What is Goal Directed Therapy?

The idea behind goal directed therapy is that by the first or second session, clear goals will be worked out by you and the clinical psychologist.  That way, treatment stays focused on what you want to achieve.  Without clear goals there’s a risk of getting caught up with secondary issues, or ignoring what it is you want.  It also makes it much easier to end therapy because you can see whether you’re making progress, and whether your goals have been reached.  You can always change goals down the track, but usually people pick goals that see them through the course of treatment.  Different tools and strategies from cognitive behavioural therapy are the mainstay of treatment.

The first session

When you see a clinical psychologist for the first time you’ll spend most of the session providing an overview of your issues.  Some background information will be needed as well.  The clinical psychologist will try to form a picture about your concerns, and to start planning the best approach.  Sometimes you’ll be able to establish goals of treatment by the end of the first session, though that will often only happen in the second session.  You’ll get some feedback from the psychologist, including an estimate of how many sessions are likely to be needed.  A brief description of treatment will be provided, and you’ll generally get some tasks to complete before the next session – it might be to complete a questionnaire, or to note down thoughts or emotions.  Remember that the psychologist doesn’t know you yet, so the first session is really for the psychologist to conduct an assessment rather than to provide treatment straight away.  You’ll have plenty of opportunity to ask any questions.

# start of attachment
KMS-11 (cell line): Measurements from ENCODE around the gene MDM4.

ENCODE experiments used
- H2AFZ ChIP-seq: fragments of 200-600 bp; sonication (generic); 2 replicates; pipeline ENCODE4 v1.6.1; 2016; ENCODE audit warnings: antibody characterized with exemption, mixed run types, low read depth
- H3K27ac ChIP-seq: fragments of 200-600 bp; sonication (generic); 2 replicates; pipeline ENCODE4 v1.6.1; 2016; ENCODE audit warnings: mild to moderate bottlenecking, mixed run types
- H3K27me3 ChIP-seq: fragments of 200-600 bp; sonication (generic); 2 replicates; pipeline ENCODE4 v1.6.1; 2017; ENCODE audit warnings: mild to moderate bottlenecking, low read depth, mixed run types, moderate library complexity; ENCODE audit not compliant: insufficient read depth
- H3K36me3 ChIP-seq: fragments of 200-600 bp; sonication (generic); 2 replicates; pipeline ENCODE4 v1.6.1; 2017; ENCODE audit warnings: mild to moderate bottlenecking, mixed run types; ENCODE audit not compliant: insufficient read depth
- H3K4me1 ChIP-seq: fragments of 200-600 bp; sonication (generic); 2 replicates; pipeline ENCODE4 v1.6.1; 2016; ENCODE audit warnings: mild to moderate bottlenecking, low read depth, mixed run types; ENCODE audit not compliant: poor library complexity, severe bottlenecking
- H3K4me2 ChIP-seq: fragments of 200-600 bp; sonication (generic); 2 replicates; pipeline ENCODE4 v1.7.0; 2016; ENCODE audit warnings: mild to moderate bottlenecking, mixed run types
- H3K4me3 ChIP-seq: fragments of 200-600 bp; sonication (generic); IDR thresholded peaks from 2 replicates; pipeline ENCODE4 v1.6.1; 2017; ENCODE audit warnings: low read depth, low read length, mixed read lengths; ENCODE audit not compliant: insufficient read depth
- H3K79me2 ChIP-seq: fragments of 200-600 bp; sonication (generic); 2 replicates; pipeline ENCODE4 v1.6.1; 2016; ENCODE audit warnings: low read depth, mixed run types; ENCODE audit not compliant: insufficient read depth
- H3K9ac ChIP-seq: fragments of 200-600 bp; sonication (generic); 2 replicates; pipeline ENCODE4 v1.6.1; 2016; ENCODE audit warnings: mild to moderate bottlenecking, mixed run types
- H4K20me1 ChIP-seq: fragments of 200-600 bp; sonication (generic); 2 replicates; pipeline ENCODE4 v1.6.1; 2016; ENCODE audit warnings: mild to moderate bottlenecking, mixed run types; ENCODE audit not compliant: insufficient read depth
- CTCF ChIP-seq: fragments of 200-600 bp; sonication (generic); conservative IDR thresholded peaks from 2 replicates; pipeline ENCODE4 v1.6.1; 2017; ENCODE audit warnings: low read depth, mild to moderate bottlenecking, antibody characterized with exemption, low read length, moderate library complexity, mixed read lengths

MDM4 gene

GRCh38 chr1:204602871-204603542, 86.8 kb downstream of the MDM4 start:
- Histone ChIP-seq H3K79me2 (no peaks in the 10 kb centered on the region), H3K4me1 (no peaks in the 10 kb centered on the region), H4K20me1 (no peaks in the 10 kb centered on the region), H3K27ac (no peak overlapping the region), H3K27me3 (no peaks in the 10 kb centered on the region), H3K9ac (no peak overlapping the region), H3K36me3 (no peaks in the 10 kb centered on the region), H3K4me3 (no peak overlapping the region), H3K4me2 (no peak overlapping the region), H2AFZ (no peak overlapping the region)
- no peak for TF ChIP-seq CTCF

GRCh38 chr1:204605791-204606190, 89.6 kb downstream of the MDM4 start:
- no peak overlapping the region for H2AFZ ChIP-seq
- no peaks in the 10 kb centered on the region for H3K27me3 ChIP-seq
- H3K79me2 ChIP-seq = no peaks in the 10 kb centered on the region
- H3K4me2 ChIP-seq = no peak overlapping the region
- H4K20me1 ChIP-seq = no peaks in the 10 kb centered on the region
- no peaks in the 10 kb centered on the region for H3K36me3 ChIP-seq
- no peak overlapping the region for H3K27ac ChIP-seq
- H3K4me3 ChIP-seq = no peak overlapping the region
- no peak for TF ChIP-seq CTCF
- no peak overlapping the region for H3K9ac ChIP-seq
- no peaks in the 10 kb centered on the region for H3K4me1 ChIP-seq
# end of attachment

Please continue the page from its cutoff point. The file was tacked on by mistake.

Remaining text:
Session 2 and on

If you didn’t have enough time in the first session to establish goals, or if there are other questions that need to be answered, the second session should see that covered.  From session 2 is when you really start to learn.  And change.  Sessions will typically begin with a quick review of the previous week; this is to gauge where you’re at, and to see if there have been any major incidents.  A proposed agenda for the session is briefly discussed, though sessions can focus on unplanned topics if they’re worthwhile.  Towards the end of each session you’ll generally get some form of homework, possibly extending work done in the session, or putting into practice something that’s been discussed.  Every few sessions there’ll be a review of the goals to see whether you’re making progress.

While the content of sessions will depend on your own life history and personality, and the type of problems that you want help with, there are some features that you can expect.  Cognitive and behavioural approaches assume that emotional and behavioural problems are learned patterns of thinking and acting.  We form assumptions about ourselves and about the world in which we live as a way of simplifying life.  By and large these assumptions save us a lot of time because we don’t have to analyse everything from scratch.  But sometimes those assumptions are incorrect, yet we hang on to them.  When we are challenged in some way, those assumptions are activated, resulting in negative thinking and emotions to suit, whether that be anger, depression, anxiety, jealousy and so on.  Therapy teaches you to identify your negative thoughts, and strategies to be more realistic in your thinking. The underlying unhelpful assumptions are also worked on to help you avoid the same trap in the future. Behaviours that end up making matters worse are identified, and more helpful ways of responding are learned.  There’s a lot more to it than that, but that’s a broad-brush overview of what happens in the majority of sessions.  Most people are seen weekly for the bulk of psychotherapy.

Ending therapy

Treatment is usually around 8 to 10 sessions, though sometimes it’s quicker, and sometimes longer term.  Cognitive behavioural approaches teach you the skills to keep yourself mentally healthy, and to increase your confidence that you can manage on your own.  Often “booster” sessions are scheduled to make sure that you’re on track, say one month and 3 months after treatment has largely ended.  Of course help is available if things change and you need help, or you need to deal with a different problem.  Having clearly defined goals helps in knowing when it’s time to end.